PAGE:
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The Josianic Reform: Deuteronomy, Prophecy, and Israelite Religion (in development), takes up several tensions within the Bible: “the one versus the many gods,” the nature of sacred text and prophecy, and the conflict of ideas within the Bible itself. Set just before a monotheistic reform of Israelite religion (622 BCE), the central conceit is that the action takes place at the moment of 2 Kings 23:1-3a when all the elders and people of Judah assemble to hear a newly discovered “Scroll of the Teaching” read out to them. The de Wette hypothesis proposes that Deuteronomy is the very text found. The game makes this moment the center of gravity around which discussion of the Hebrew Bible and the practice of Israelite religion revolve. The disintegrating power of the Assyrian Empire supplies an international context for the nation to imagine recovering lost territory if it pleases God by reforming. You are a woman, the prophet Huldah, who vets the scroll: How will you defend it? You are of the royal house: Should you ally with Egypt? You are a Traditionalist: Won’t these changes “remove the ancient landmarks?” The Documentary hypothesis—the literary-historical notion that the Torah grew out of a set of traditions, documentary “sources,” and editorial activity—takes seriously the competing idea sets within the Bible. Why does the found-scroll differ in tone and ideas from the Priestly and Yahwistic traditions? The game’s factions “embody” these idea sets and play out their tensions.

  • Authors / Conveners: Adam L. Porter, Associate Professor and Chair of Religion and Philosophy, Illinois College; David Tabb Stewart, Assistant Professor of Ancient Near Eastern Religions, California State University, Long Beach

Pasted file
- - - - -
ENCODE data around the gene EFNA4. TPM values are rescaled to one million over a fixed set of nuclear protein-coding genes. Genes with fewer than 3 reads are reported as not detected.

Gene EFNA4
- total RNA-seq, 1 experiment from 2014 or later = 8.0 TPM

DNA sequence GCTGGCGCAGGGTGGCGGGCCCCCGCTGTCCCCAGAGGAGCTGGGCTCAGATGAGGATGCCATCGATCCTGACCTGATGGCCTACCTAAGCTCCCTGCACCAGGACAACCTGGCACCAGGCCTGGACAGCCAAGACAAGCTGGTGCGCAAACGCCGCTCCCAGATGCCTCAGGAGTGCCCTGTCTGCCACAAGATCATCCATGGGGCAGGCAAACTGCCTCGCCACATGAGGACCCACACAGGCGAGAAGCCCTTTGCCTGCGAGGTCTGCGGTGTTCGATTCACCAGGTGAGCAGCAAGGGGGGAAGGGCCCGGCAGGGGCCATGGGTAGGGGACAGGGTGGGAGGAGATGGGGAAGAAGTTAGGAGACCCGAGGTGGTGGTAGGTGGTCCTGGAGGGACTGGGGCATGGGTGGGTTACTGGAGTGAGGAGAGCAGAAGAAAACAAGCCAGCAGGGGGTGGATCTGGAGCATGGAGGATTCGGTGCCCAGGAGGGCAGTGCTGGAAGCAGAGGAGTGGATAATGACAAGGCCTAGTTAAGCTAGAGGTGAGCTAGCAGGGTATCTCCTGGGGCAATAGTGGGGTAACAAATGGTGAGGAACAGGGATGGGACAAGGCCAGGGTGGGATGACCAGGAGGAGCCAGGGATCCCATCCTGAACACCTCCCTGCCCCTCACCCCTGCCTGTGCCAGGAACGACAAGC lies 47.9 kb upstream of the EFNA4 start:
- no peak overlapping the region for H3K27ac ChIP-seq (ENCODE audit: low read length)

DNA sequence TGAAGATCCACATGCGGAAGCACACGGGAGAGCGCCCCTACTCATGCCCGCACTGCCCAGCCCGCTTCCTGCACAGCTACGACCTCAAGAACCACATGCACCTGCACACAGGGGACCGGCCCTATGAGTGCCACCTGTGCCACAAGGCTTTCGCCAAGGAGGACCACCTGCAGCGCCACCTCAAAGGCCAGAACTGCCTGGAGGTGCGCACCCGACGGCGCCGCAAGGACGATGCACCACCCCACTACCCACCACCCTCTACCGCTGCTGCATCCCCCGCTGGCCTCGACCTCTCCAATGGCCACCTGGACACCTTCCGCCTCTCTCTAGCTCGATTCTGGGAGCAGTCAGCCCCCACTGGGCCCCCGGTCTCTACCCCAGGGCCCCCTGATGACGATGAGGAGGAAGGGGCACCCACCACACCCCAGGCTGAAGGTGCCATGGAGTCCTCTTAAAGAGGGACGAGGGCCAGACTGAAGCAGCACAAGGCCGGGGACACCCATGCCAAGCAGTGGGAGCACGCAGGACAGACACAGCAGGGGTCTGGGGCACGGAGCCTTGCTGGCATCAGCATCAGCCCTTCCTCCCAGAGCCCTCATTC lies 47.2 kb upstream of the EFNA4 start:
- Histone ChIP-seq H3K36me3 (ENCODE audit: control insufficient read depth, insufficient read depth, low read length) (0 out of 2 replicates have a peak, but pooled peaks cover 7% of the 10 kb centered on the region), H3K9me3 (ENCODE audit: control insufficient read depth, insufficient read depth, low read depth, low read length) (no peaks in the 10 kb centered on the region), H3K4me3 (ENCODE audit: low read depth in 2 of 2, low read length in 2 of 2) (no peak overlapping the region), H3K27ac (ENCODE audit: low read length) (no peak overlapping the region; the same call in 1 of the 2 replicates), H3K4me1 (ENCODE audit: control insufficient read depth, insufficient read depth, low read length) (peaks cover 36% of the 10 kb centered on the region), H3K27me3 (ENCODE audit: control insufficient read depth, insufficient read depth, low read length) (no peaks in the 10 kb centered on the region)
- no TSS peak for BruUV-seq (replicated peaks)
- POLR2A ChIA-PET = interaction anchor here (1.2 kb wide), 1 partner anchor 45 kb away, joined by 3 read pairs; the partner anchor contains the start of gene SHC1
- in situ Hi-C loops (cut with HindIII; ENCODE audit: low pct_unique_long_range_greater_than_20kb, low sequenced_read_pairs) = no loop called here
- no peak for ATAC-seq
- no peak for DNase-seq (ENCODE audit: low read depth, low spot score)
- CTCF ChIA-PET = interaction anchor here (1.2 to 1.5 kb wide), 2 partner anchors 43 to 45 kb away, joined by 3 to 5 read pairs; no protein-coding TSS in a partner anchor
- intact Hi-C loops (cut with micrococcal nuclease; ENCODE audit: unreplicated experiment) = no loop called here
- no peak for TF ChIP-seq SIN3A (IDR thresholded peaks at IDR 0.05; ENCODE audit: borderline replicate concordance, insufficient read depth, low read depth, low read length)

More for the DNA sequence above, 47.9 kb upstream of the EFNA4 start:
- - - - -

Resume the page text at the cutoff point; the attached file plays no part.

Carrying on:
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The Trial of Anne Hutchinson: Liberty, Law, and Intolerance in Puritan New England (Pearson Education, 2005) recreates one of the most tumultuous and significant episodes in early American history:  the struggle between the followers and allies of John Winthrop, Governor of the Massachusetts Bay Colony, and those of Anne Hutchinson, a strong-willed and brilliant religious dissenter. The controversy pushed Massachusetts to the brink of collapse and spurred a significant exodus. The puritans who founded Massachusetts were poised between the Middle Ages and the modern world, and in many ways, they helped to bring the modern world into being. The Trial of Anne Hutchinson plunges participants into a religious world that will be unfamiliar to many of them. Yet the puritans’ passionate struggles over how far they could tolerate a diversity of religious opinions in a colony committed to religious unity were part of a larger historical process that led to religious freedom and the modern concept of separation of church and state. Their vehement commitment to their liberties and fears about the many threats these faced were passed down to the American Revolution and beyond.